Another tip to cycle through your food storage quicker is to cook as much from scratch as possible. Many of us are busy, but with a little planning (become a meal planner member and we will do all the work for you) you can make homemade meals, snacks, desserts and side dishes that are made from the items in your food storage, freezer and fresh produce from the store. I got an email from a lady who had the same 5 lb. bag of flour that she was given for her wedding over 10 years ago. Well...I can see why to her the idea of getting 75 lbs. of flour per person in her family for their year supply of flour would seem outrageous. However, if you cook most of your meals from scratch you will soon find 75 lbs. is not enough :)

When you keep an accurate inventory of what you have in your food storage, this will also cut down on wasteful spending and buying. You will not buy too much of the items you have found you do not cycle through quickly enough. You can adjust the totals I give you each week to an amount that would be more realistic for your families year supply. Each family eats different foods and should store more of the items they are accustom to eating. If you need an inventory sheet, you can visit our website http://www.myfoodstoragedeals.com/ and under the FREE DOWNLOAD tab there is a PDF file labled FOOD STORAGE INVENTORY SHEET that can help you get organized and know what foods you need to buy when they are on sale.

4 comments:

The Dawlings September 19, 2008 at 7:49 AM  

Here is a question I never seem to get answered: once you OPEN something from storage (like a #10 can of powedered milk), then how long will it last? I opened mine because the date was about to expire, but I don't use powdered milk that much. How soon will it go bad? Also powdered eggs, dried potatoes, etc--what is the expiration ONCE THEY HAVE BEEN OPENED????

Jocee Bergeson September 24, 2008 at 2:22 PM  

When I print the FOOD STORAGE INVENTORY SHEET some of the print colors won't print. Can you email it to me w/ all black text? That would be SOO helpful. I'm trying to get started on food storage. Thanks. My email is joceeb@gmail.com.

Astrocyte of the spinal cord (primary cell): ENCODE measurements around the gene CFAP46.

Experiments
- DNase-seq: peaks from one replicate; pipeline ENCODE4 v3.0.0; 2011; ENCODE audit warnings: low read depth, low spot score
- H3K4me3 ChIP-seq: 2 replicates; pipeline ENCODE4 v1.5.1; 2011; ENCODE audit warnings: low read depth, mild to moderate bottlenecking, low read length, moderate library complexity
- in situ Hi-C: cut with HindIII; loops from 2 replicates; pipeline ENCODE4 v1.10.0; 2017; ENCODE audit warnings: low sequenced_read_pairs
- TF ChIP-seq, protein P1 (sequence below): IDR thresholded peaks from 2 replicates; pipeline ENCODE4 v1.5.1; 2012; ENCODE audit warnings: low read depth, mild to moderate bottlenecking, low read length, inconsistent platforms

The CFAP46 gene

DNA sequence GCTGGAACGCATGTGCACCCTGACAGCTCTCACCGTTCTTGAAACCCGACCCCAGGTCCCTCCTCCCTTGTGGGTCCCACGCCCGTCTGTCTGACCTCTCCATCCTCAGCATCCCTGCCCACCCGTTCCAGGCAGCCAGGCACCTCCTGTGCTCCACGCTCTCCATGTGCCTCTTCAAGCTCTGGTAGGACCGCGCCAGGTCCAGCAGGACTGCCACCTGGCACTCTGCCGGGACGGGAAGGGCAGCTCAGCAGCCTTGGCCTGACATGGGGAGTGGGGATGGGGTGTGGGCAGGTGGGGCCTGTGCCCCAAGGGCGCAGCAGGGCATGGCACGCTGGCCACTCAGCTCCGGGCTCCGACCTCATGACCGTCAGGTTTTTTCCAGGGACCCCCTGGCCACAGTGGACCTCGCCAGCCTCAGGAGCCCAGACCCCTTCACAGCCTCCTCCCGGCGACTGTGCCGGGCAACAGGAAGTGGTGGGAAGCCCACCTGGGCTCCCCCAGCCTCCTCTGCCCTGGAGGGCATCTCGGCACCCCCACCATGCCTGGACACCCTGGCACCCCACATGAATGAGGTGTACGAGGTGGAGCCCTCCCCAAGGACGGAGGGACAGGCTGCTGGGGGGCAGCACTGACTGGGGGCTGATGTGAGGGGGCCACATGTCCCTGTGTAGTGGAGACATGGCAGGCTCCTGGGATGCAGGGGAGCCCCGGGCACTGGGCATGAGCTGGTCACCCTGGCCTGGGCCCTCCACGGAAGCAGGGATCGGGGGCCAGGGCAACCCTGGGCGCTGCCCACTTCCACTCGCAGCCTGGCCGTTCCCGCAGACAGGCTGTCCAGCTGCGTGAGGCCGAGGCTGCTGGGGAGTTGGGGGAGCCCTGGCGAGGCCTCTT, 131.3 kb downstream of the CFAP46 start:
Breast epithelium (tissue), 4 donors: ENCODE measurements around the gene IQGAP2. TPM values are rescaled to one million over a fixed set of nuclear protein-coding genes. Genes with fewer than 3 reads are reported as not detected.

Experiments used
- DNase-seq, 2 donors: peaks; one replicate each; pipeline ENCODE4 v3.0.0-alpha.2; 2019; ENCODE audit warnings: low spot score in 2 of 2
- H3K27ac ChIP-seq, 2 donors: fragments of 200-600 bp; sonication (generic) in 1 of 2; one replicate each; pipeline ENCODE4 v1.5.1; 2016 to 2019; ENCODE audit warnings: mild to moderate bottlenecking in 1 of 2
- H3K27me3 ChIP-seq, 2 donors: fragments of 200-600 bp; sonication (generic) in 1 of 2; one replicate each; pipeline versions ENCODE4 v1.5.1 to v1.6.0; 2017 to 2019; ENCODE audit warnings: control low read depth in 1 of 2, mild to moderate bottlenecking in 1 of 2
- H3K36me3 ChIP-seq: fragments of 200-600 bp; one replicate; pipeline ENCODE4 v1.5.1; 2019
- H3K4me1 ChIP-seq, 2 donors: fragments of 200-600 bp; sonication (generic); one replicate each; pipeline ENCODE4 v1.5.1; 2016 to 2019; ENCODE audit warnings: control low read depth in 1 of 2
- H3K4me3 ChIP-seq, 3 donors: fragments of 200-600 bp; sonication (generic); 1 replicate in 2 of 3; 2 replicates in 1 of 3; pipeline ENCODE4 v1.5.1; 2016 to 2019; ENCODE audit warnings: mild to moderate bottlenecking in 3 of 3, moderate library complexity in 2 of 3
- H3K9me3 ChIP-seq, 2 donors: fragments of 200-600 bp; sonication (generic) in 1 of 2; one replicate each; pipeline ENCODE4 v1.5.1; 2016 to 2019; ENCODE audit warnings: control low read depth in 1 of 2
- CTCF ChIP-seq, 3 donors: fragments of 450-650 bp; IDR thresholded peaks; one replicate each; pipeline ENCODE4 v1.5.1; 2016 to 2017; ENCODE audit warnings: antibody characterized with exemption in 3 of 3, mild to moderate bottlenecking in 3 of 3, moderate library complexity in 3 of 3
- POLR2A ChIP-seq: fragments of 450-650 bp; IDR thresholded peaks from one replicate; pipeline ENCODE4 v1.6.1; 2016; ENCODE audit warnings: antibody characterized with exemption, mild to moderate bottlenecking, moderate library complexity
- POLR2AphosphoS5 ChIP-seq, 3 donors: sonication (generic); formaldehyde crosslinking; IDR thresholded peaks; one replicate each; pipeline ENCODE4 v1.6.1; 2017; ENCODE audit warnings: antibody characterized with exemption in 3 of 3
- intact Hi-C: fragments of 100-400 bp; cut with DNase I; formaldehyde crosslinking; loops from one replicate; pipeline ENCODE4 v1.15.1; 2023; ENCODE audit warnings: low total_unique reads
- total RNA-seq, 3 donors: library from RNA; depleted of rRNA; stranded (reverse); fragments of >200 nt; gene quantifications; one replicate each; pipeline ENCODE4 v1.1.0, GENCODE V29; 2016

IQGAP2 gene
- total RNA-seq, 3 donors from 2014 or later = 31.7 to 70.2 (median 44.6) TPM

myfoodstoragedeals October 1, 2008 at 9:22 PM  

I think I have heard 3-6 months after you have opened a container the food will start to lose its nutrients. However...I still am not too concerned about expirations (wether it is open or not), I have not had anything spoil.so until I do I don't worry too much about it.

*We are getting the inventory sheet fixed, in the mean time if you need a copy email me and I will email you the xcel version so you can customize your own and a black and white version.

This Place is a Disaster! October 22, 2008 at 4:03 PM  

Even sealed in a a container, food on the shelf will loose it's nutrients. That is a primary reason for expiration dates. It takes quite a while for all of the nutrient to be lost though. If your food is years and years old then you should be more concerned. It is still etible, but not as full of vitamins.

Some things you just can't win at - for example did you know after being ground into flour, it only takes wheat about 10 minutes to loose 90% of it's nutitional value? We eat flour that has been on the shelf for months. It's not even available to us until well after 90% of the nutrition is gone! Yet we still buy it, it's still legal and that is just the way it is!
I use it until the can is bulgy or too rusty.